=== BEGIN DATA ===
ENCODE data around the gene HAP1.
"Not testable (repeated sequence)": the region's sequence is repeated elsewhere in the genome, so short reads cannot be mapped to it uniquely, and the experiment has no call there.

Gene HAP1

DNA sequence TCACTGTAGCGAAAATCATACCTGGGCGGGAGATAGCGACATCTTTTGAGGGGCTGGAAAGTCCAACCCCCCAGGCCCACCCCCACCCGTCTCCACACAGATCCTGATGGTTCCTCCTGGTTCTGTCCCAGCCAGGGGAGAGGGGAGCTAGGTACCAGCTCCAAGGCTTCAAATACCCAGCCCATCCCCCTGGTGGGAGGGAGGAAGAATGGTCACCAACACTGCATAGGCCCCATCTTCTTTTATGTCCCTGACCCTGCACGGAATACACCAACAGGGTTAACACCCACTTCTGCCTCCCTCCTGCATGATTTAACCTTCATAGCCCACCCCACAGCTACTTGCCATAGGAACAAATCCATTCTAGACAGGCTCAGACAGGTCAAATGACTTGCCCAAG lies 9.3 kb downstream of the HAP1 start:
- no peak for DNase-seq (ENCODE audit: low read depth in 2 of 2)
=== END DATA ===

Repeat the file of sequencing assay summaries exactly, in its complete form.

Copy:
ENCODE data around the gene HAP1.
"Not testable (repeated sequence)": the region's sequence is repeated elsewhere in the genome, so short reads cannot be mapped to it uniquely, and the experiment has no call there.

Gene HAP1

DNA sequence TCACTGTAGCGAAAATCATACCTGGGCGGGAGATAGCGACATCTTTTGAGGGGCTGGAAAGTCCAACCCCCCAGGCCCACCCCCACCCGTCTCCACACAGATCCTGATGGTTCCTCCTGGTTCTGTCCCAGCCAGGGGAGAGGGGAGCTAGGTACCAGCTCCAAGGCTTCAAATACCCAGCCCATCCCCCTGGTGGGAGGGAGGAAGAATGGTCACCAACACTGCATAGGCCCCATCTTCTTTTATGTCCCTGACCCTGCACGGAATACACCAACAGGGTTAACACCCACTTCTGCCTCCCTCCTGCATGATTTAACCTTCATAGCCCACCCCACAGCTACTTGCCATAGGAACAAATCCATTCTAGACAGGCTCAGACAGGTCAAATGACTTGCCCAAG lies 9.3 kb downstream of the HAP1 start:
- no peak for DNase-seq (ENCODE audit: low read depth in 2 of 2)